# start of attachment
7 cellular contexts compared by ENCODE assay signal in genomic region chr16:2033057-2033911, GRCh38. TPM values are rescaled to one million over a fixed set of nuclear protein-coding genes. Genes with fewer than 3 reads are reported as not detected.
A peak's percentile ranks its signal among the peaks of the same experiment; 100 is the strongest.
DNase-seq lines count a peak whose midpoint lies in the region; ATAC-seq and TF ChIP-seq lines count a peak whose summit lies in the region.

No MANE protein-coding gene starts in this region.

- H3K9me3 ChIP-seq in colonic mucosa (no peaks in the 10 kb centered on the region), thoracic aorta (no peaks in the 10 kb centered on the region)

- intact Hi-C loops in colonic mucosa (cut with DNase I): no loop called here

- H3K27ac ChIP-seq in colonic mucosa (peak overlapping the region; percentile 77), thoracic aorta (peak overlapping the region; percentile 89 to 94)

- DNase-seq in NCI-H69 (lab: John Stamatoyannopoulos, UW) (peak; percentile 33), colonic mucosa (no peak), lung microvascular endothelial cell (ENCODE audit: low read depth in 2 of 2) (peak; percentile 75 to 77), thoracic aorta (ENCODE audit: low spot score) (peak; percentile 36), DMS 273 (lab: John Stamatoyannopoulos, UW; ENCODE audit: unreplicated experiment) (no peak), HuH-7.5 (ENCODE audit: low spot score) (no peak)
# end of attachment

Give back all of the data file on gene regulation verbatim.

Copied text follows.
7 cellular contexts compared by ENCODE assay signal in genomic region chr16:2033057-2033911, GRCh38. TPM values are rescaled to one million over a fixed set of nuclear protein-coding genes. Genes with fewer than 3 reads are reported as not detected.
A peak's percentile ranks its signal among the peaks of the same experiment; 100 is the strongest.
DNase-seq lines count a peak whose midpoint lies in the region; ATAC-seq and TF ChIP-seq lines count a peak whose summit lies in the region.

No MANE protein-coding gene starts in this region.

- H3K9me3 ChIP-seq in colonic mucosa (no peaks in the 10 kb centered on the region), thoracic aorta (no peaks in the 10 kb centered on the region)

- intact Hi-C loops in colonic mucosa (cut with DNase I): no loop called here

- H3K27ac ChIP-seq in colonic mucosa (peak overlapping the region; percentile 77), thoracic aorta (peak overlapping the region; percentile 89 to 94)

- DNase-seq in NCI-H69 (lab: John Stamatoyannopoulos, UW) (peak; percentile 33), colonic mucosa (no peak), lung microvascular endothelial cell (ENCODE audit: low read depth in 2 of 2) (peak; percentile 75 to 77), thoracic aorta (ENCODE audit: low spot score) (peak; percentile 36), DMS 273 (lab: John Stamatoyannopoulos, UW; ENCODE audit: unreplicated experiment) (no peak), HuH-7.5 (ENCODE audit: low spot score) (no peak)